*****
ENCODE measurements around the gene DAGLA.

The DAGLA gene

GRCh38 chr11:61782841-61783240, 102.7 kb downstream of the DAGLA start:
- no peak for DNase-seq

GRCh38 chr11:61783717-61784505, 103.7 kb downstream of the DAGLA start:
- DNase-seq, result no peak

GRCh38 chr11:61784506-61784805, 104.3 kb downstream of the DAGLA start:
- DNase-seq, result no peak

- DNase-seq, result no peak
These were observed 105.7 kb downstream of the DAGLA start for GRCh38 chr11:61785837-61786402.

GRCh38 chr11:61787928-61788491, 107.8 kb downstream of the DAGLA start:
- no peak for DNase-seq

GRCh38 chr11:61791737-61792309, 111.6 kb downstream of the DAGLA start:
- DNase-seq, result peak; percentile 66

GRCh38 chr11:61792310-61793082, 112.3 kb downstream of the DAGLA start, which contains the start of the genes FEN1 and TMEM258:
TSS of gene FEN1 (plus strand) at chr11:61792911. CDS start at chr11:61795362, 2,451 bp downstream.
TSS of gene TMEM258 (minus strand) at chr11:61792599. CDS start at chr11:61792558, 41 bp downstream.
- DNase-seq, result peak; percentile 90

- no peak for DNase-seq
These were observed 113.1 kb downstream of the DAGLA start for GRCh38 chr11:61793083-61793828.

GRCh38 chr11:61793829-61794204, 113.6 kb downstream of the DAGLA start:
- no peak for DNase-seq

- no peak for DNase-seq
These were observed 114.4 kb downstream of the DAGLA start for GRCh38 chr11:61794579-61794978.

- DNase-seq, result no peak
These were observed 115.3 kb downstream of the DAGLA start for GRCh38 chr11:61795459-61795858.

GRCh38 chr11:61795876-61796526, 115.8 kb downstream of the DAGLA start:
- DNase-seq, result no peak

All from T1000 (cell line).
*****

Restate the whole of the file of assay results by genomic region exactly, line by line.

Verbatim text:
ENCODE measurements around the gene DAGLA.

The DAGLA gene

GRCh38 chr11:61782841-61783240, 102.7 kb downstream of the DAGLA start:
- no peak for DNase-seq

GRCh38 chr11:61783717-61784505, 103.7 kb downstream of the DAGLA start:
- DNase-seq, result no peak

GRCh38 chr11:61784506-61784805, 104.3 kb downstream of the DAGLA start:
- DNase-seq, result no peak

- DNase-seq, result no peak
These were observed 105.7 kb downstream of the DAGLA start for GRCh38 chr11:61785837-61786402.

GRCh38 chr11:61787928-61788491, 107.8 kb downstream of the DAGLA start:
- no peak for DNase-seq

GRCh38 chr11:61791737-61792309, 111.6 kb downstream of the DAGLA start:
- DNase-seq, result peak; percentile 66

GRCh38 chr11:61792310-61793082, 112.3 kb downstream of the DAGLA start, which contains the start of the genes FEN1 and TMEM258:
TSS of gene FEN1 (plus strand) at chr11:61792911. CDS start at chr11:61795362, 2,451 bp downstream.
TSS of gene TMEM258 (minus strand) at chr11:61792599. CDS start at chr11:61792558, 41 bp downstream.
- DNase-seq, result peak; percentile 90

- no peak for DNase-seq
These were observed 113.1 kb downstream of the DAGLA start for GRCh38 chr11:61793083-61793828.

GRCh38 chr11:61793829-61794204, 113.6 kb downstream of the DAGLA start:
- no peak for DNase-seq

- no peak for DNase-seq
These were observed 114.4 kb downstream of the DAGLA start for GRCh38 chr11:61794579-61794978.

- DNase-seq, result no peak
These were observed 115.3 kb downstream of the DAGLA start for GRCh38 chr11:61795459-61795858.

GRCh38 chr11:61795876-61796526, 115.8 kb downstream of the DAGLA start:
- DNase-seq, result no peak

All from T1000 (cell line).